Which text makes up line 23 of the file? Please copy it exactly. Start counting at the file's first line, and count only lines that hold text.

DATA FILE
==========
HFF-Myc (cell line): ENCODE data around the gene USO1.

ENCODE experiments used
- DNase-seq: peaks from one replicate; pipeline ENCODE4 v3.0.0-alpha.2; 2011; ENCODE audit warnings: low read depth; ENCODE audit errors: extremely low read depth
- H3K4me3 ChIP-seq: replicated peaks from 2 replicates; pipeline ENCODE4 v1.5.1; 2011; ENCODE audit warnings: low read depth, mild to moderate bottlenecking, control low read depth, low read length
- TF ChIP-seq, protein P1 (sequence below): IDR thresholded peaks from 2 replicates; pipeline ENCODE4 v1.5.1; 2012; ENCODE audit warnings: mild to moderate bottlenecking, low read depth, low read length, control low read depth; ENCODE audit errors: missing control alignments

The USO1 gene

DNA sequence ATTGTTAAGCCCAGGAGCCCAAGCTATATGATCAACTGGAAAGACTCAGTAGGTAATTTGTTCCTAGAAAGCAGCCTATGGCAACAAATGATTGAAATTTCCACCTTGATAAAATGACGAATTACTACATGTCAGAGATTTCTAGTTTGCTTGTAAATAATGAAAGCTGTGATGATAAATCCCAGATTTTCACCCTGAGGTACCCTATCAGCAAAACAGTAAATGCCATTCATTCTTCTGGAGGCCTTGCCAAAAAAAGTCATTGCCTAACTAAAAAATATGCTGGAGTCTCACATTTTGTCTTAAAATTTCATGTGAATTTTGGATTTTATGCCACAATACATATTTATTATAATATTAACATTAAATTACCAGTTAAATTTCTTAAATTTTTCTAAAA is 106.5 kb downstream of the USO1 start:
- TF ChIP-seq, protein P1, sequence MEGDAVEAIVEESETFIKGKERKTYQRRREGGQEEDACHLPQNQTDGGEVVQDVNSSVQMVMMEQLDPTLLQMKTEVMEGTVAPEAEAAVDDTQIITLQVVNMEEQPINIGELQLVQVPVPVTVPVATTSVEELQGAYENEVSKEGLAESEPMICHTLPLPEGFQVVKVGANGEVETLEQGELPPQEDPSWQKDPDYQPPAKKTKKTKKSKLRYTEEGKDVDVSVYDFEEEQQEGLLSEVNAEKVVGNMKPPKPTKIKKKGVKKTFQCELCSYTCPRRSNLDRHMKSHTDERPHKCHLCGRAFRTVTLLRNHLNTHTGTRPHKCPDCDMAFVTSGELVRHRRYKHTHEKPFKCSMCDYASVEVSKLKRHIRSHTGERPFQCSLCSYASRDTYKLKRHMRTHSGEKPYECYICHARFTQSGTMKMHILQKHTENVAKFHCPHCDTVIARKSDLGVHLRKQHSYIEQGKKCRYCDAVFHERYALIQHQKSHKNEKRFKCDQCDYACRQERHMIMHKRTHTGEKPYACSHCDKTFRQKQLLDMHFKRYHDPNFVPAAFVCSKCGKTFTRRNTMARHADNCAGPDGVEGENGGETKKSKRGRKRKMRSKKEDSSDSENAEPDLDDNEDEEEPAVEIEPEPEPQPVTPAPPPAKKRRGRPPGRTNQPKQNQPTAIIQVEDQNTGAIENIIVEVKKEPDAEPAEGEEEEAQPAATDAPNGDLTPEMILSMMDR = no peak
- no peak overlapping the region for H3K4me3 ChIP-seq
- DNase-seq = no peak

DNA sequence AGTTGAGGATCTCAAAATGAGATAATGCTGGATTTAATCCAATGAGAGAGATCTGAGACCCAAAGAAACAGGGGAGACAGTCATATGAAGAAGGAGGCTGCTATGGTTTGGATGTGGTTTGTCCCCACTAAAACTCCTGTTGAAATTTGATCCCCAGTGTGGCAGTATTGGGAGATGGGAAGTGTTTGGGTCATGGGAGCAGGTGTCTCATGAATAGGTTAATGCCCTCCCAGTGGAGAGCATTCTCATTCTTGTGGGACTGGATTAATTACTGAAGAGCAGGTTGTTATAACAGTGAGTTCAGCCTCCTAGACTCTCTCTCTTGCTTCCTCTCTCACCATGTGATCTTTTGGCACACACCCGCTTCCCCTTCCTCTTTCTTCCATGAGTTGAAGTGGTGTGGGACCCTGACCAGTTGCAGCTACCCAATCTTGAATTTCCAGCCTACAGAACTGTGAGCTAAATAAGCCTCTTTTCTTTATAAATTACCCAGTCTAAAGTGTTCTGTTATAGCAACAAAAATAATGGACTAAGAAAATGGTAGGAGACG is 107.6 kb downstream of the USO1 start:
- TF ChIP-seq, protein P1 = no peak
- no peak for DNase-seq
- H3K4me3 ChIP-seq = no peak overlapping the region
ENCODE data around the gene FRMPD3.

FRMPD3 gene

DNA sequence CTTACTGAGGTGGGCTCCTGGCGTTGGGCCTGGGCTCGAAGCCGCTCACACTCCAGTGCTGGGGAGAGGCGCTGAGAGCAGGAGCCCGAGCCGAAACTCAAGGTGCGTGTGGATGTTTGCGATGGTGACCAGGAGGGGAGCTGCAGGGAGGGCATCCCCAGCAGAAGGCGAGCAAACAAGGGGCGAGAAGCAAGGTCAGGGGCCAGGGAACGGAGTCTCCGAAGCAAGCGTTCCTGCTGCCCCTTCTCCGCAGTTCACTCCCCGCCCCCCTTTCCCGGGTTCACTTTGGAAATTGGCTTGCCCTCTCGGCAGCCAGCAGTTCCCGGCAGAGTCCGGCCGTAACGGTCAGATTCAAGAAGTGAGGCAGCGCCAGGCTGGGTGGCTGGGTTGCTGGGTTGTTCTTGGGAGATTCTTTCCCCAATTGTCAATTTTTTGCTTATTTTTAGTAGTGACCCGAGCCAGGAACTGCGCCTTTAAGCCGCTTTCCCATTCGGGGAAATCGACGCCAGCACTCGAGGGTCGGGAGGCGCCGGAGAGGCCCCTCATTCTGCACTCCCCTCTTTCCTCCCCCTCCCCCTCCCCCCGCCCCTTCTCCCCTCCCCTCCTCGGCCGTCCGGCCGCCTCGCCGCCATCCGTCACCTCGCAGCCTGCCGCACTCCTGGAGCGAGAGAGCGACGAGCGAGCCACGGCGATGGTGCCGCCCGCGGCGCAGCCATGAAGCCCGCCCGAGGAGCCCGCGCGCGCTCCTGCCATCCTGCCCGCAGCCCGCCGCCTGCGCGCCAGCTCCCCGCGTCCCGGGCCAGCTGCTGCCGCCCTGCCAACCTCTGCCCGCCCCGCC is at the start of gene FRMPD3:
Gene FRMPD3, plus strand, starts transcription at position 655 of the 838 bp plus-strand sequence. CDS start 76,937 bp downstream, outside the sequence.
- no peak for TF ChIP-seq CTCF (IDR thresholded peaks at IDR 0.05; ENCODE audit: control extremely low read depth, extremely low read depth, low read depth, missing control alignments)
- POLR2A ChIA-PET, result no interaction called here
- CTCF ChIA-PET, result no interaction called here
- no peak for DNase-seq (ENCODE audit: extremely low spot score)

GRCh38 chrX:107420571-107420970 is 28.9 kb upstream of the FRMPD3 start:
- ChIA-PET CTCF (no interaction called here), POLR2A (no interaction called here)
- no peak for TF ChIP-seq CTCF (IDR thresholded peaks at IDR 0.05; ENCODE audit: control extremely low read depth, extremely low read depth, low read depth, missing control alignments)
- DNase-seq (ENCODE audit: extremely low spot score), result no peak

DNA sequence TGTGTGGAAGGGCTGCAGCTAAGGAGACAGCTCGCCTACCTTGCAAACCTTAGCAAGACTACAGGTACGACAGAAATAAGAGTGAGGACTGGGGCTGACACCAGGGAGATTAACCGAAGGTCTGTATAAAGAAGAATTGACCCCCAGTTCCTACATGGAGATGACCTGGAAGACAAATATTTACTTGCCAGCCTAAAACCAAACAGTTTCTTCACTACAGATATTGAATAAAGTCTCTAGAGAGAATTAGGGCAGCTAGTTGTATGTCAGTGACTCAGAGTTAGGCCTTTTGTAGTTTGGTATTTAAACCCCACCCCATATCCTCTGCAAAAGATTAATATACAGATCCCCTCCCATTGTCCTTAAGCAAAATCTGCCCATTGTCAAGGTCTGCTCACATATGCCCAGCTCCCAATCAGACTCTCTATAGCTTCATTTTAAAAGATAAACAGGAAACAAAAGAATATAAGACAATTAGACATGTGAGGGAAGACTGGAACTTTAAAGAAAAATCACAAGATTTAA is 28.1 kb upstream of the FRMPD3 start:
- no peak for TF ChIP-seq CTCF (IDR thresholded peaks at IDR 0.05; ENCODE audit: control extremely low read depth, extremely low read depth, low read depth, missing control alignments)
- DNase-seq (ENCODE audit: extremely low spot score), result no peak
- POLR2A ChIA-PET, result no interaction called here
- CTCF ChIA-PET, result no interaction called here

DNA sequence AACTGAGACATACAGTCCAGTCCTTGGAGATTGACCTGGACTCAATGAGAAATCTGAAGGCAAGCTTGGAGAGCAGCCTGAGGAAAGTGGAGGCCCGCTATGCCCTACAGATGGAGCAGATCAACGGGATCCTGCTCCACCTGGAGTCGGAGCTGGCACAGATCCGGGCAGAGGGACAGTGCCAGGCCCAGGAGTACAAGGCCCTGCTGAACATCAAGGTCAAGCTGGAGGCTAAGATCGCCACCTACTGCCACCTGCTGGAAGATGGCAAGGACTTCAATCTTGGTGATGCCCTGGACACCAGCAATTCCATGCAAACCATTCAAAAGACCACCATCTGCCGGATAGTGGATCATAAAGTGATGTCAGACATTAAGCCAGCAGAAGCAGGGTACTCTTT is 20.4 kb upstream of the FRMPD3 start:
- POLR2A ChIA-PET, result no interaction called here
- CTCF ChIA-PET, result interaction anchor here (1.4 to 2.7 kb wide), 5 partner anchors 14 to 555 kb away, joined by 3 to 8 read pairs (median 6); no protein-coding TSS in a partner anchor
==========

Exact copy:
GRCh38 chrX:107420571-107420970 is 28.9 kb upstream of the FRMPD3 start: